We finish the section by examining Java's locking mechanisms at the class and object level and how we can synchronize methods and blocks of code to protect static or instance variables from concurrent access problems.
Lets take a look at the points outlined at the Oracle Website for this part of the certification.
- Section 4: Concurrency
- Given a scenario, write code that makes appropriate use of object locking to protect static or instance variables from concurrent access problems.
Running separate threads of execution at the same time is great and we can certainly improve the performance of our programs using multithreading. But what happens when concurrent threads need to modify the contents of a file or some state within an instance? We could end up with corrupt data, lost updates, unstable object state and all sorts of other unpleasantness when multiple threads are all trying to update the same resource at the same time. What we really need is a way to control access to sensitive data so that only one thread has access to the resource at a time. Java deals with this problem using synchronization and in this lesson we investigate how we can control access to our code by synchronizing at the method or block level.
In Java every class has a lock and each instance of a class we instantiate also has it's own lock. Most of the time we write code these locks are transparent and until reading this sentence you may have been totally
unaware about Javas locking system. Its only when we have to deal with situations where a resource can be updated concurrently that we have be aware of locking. So how does locking work? Well locking only comes into
play when we synchronize our code using the
synchronized keyword. As mentioned above we can lock methods or blocks of code this way and when we do this we lock this section of code from being executed
by other threads for the duration of the section of code.
The main emphasis of the lesson will be about synchronization of objects, but before we get into this we will talk briefly about
static initializer blocks and
static methods. We don't need
to worry about
static initializer blocks as these are inherently thread safe, as they only ever get called once per class-loader. When we apply synchronization to the
static methods of
a class, only one of the synchronized
static methods can execute at any point in time. This type of locking is done at the class level and a class lock is totally independent of any object locks, in
much the same way as
static members are independent of any instance. The way we synchronize
static methods is no different from the way we synchronize non-static methods; just
remember they use different locking mechanisms and apply to a class and an instance of a class respectively.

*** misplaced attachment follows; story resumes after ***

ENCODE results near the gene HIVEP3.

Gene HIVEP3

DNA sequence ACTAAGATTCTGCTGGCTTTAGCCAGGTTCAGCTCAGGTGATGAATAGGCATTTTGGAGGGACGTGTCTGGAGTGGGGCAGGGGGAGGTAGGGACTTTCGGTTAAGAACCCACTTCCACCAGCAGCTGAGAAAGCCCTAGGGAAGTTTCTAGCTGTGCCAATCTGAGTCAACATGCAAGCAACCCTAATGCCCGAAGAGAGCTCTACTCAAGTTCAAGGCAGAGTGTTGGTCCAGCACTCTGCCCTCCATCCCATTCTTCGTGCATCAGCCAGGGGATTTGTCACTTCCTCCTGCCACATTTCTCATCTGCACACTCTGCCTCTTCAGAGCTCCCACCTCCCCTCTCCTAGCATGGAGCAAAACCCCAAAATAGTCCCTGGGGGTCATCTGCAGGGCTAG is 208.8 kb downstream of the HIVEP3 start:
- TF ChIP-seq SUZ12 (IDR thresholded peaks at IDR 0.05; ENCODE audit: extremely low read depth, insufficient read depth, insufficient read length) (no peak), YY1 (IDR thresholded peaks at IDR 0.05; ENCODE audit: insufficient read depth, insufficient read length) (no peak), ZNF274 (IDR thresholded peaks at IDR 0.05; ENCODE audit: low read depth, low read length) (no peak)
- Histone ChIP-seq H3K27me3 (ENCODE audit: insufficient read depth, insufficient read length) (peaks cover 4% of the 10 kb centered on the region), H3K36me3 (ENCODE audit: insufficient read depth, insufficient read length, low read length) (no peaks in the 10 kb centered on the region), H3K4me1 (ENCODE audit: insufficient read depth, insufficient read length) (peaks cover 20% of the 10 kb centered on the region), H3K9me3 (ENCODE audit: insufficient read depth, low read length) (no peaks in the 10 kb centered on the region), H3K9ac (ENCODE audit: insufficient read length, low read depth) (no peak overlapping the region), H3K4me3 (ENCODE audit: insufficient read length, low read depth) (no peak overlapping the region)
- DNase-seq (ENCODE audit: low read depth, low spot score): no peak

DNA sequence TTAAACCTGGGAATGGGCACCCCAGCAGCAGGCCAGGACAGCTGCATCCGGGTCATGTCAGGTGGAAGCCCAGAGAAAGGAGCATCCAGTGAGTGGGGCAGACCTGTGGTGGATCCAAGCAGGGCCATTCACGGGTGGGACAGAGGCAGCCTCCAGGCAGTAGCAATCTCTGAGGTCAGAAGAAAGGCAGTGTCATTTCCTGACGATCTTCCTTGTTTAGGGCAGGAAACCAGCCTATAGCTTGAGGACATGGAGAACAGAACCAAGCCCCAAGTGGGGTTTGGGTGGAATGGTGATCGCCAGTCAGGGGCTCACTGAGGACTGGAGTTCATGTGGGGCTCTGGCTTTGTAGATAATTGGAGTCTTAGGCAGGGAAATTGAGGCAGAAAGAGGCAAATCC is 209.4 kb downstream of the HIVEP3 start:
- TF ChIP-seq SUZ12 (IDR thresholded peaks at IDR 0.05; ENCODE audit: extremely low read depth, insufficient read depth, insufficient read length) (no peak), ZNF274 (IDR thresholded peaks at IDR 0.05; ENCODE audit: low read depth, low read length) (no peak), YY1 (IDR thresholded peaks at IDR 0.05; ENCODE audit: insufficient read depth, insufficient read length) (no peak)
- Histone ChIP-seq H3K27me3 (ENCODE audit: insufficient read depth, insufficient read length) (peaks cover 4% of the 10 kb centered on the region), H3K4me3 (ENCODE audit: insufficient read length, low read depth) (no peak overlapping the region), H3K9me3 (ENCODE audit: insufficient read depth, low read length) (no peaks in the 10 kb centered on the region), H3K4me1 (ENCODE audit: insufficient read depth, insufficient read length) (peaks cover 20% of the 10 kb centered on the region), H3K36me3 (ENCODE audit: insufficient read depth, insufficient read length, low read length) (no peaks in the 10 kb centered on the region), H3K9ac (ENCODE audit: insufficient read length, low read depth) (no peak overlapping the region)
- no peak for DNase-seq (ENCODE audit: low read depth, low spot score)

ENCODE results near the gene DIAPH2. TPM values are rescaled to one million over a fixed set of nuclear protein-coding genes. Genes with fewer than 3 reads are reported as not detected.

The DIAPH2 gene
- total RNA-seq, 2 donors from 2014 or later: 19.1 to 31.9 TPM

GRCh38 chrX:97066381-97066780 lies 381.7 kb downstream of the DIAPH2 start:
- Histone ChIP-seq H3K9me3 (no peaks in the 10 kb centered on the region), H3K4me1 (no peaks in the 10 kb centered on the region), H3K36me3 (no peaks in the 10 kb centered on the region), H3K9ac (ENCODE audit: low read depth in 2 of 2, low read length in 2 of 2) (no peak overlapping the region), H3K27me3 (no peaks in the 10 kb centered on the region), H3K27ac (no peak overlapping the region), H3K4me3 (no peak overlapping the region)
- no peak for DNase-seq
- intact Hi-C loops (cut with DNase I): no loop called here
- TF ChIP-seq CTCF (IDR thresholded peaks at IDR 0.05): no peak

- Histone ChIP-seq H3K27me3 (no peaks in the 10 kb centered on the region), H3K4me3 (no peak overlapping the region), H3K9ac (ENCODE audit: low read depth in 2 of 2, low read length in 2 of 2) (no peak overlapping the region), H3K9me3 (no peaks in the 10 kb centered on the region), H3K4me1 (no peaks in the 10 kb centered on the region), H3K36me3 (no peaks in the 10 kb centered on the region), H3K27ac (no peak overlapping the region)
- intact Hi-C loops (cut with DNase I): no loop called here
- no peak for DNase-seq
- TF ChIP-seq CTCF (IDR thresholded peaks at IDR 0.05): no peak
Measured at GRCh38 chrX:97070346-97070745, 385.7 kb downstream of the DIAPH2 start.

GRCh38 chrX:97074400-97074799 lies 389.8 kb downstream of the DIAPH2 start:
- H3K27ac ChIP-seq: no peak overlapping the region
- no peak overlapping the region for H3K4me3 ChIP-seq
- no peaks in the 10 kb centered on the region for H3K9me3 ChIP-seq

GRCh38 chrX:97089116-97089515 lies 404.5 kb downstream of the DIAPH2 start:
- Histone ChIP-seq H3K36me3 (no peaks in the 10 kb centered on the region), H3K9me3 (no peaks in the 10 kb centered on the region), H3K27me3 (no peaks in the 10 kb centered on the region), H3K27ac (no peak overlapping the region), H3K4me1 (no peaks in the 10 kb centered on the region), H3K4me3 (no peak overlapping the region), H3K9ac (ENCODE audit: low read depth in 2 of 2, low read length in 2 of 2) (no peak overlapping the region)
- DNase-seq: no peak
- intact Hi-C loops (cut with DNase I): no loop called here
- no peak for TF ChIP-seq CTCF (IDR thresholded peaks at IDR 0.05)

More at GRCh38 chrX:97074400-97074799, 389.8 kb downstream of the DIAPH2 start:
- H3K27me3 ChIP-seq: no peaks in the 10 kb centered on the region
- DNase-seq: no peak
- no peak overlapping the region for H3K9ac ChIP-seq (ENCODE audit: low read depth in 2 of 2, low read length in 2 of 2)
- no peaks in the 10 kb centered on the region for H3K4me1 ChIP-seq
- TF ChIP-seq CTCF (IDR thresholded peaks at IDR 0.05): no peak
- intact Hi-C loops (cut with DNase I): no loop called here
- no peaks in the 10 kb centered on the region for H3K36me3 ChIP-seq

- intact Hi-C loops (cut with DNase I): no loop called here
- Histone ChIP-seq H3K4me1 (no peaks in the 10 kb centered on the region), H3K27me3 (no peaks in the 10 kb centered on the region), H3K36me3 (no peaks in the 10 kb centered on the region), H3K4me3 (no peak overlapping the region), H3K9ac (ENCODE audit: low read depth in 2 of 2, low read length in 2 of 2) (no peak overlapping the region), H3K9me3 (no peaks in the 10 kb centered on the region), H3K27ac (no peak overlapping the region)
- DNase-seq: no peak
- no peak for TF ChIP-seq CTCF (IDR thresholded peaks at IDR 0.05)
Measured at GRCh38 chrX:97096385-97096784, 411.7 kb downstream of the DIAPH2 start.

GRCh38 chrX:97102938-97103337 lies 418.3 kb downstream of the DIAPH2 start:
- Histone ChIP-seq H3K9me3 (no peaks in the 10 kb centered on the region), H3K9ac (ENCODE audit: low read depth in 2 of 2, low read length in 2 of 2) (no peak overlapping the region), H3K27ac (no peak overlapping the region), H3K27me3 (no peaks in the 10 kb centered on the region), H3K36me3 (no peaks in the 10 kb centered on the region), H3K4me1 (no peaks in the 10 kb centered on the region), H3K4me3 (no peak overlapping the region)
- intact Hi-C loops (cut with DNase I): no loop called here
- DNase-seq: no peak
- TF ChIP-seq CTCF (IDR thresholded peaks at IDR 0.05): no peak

At the method level synchronization is achieved by checking the lock that every instance has associated with it. When a thread tries to enter a synchronized method, it first checks to see if the lock for this object is available, or put another way, unlocked. If it is then the thread is allowed entry to the method and the lock for this object is locked. This applies to all synchronized methods within the class, so once a lock has been set for an object all other synchronized methods are locked out for that object. When the object returns from the method that the lock was set on, the object becomes unlocked, so any threads waiting for this object's lock have a chance to enter a synchronized method and restart the locking/unlocking process. In this way we can guarantee that we only ever enter one synchronized method for an object at a time.
A really important thing to remember here is that we are only excluding other threads of the same object from entering the synchronized code. If we had three threads, representing three different objects, then they all have different locks and therefore could all use the same synchronized method concurrently. Also we don't need to worry about local variables as each thread gets its own set of these on entry to a method. Two threads running the same method concurrently will have different copies of the local variables that will work independently.
This is a lot of information to get our heads around so we will illustrate some synchronization usage with a slide show; just press the button below to step through each slide.
See Using the synchronized Keyword method for example code of the above slideshow.
Using synchroniaztion does come at a cost, when we synchronize a method there is extra processing that needs to be done every time the method is entered to check that the lock is available. There is also the fact that while one thread has the lock, any other threads for this object that need to use the synchronized method are locked out and queued, until the active thread releases the lock. Java also allows us to synchronize a block of code instead of a whole method, which can make the lock time less of an overhead and therefore our synchronized code more efficient.
See Synchronized Blocks for example code using synchronized blocks.
There is a situation that can arise when using synchronized code that we as programmers need to be aware, which is known as deadlocking. A deadlock can occur when an object is locked and the thread of execution tries to access another object. The other object is also locked and is trying to access this thread of executions locked object. The object locks are basically locking each other out forever and thus are deadlocked.
See Deadlock Scenario for example code that can cause a deadlock.